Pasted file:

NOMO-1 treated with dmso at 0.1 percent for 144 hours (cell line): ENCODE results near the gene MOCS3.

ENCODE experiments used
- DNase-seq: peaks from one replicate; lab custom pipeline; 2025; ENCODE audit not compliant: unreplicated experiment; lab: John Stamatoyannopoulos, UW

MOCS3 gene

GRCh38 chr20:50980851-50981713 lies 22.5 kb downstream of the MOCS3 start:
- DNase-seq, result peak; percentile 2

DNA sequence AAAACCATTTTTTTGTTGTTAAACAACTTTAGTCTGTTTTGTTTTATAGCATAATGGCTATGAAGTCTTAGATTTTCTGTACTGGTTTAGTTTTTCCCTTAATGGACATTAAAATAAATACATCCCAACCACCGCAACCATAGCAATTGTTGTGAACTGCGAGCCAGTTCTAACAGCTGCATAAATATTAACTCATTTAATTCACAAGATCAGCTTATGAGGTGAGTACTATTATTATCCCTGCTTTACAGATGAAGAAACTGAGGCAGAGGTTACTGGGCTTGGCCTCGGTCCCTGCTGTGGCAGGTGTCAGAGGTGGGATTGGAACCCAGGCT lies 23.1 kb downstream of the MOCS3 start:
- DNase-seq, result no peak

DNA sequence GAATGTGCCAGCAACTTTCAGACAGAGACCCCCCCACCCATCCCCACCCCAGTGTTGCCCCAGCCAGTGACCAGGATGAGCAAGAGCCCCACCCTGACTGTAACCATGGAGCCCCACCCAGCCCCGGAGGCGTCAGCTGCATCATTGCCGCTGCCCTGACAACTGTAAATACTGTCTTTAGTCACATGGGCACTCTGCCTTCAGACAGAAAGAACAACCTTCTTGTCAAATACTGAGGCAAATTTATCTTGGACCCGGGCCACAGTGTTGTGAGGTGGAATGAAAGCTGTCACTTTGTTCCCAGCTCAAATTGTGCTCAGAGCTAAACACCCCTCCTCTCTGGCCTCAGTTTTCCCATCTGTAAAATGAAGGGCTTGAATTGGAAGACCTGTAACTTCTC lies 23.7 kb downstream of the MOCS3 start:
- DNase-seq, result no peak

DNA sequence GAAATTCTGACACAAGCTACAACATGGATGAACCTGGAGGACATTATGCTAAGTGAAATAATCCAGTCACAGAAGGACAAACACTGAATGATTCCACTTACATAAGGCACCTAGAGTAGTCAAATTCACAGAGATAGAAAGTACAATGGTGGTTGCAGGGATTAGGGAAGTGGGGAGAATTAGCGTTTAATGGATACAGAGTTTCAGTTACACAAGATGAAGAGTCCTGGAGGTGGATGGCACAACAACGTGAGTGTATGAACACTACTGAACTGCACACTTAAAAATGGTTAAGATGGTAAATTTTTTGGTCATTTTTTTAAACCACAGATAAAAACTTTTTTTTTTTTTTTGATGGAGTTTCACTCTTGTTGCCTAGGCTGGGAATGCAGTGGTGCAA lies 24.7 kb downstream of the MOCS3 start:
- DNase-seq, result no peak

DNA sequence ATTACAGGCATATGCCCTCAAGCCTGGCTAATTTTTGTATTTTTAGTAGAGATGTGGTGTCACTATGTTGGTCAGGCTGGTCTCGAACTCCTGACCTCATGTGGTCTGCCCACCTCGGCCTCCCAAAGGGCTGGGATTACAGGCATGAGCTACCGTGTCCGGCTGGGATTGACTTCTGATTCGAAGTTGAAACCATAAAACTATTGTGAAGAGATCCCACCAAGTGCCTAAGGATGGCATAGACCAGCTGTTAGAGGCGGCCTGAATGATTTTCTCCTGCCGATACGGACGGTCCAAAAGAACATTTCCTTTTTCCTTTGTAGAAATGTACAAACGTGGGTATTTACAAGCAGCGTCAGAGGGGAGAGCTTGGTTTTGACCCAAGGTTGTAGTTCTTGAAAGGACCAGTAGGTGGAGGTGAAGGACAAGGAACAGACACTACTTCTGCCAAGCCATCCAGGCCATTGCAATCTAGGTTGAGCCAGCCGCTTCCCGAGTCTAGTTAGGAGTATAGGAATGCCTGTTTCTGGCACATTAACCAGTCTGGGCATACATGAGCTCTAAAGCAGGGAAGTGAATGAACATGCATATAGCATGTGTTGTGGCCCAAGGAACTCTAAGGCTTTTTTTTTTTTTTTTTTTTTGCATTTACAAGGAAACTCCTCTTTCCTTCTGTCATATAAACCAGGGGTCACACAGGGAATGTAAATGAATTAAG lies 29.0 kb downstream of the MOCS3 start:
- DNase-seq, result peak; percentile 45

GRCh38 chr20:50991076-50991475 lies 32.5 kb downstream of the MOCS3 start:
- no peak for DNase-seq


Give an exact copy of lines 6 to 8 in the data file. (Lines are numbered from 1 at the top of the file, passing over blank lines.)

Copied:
- DNase-seq, result peak; percentile 2

DNA sequence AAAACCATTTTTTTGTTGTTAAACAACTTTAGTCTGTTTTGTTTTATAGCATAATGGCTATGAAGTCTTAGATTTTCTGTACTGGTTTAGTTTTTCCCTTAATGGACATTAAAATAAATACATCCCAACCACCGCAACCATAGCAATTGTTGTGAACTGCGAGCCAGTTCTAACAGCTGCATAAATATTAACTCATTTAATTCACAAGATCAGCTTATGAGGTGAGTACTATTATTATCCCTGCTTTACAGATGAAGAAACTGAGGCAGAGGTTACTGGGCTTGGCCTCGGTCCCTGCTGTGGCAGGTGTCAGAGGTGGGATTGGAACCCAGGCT lies 23.1 kb downstream of the MOCS3 start:
- DNase-seq, result no peak